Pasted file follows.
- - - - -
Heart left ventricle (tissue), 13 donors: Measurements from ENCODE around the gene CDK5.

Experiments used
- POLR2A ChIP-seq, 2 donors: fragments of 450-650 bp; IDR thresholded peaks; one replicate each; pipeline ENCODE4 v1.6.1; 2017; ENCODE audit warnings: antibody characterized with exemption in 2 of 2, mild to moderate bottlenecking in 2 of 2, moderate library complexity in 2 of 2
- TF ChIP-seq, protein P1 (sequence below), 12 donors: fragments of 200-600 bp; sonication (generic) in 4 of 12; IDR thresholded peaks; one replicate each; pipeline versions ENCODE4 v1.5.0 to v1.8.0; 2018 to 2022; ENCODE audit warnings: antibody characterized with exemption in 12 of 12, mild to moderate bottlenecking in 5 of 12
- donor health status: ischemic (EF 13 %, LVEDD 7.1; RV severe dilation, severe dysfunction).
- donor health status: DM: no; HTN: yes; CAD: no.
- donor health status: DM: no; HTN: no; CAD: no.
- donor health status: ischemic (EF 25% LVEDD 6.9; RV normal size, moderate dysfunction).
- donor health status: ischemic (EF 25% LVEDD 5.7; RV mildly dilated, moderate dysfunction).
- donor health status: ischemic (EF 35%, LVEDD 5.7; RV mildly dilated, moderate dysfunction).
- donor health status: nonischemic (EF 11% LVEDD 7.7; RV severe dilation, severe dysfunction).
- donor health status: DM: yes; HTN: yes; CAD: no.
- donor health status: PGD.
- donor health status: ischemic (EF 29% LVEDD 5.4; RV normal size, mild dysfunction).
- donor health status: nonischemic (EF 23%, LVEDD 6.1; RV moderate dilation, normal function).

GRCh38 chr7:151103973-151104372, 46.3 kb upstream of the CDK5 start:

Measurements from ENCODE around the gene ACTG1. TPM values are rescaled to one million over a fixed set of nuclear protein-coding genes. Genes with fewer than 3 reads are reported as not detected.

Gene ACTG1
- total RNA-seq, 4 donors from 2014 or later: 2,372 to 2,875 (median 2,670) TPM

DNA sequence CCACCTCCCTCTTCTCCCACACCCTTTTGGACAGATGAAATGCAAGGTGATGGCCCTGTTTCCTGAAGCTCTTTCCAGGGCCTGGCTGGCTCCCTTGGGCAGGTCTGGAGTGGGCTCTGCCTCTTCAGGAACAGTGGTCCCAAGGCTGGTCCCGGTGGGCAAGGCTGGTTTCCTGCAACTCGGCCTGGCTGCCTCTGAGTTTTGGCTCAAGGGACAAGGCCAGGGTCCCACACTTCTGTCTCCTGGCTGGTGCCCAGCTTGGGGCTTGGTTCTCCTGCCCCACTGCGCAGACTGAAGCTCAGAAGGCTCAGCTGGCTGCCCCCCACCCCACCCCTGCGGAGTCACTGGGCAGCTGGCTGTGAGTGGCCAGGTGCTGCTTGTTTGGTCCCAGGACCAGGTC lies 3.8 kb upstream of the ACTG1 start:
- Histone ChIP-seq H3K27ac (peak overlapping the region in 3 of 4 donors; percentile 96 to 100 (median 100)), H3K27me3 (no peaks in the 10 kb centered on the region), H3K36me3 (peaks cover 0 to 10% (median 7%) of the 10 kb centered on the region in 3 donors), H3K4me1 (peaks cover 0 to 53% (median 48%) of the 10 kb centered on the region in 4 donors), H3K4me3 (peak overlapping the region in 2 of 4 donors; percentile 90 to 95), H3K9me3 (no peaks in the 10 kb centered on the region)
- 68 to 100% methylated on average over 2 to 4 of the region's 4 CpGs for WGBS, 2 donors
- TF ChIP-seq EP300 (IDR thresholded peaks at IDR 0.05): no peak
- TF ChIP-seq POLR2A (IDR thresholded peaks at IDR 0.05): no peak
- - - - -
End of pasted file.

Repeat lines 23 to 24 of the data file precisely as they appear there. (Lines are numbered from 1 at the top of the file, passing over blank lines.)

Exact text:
- TF ChIP-seq EP300 (IDR thresholded peaks at IDR 0.05): no peak
- TF ChIP-seq POLR2A (IDR thresholded peaks at IDR 0.05): no peak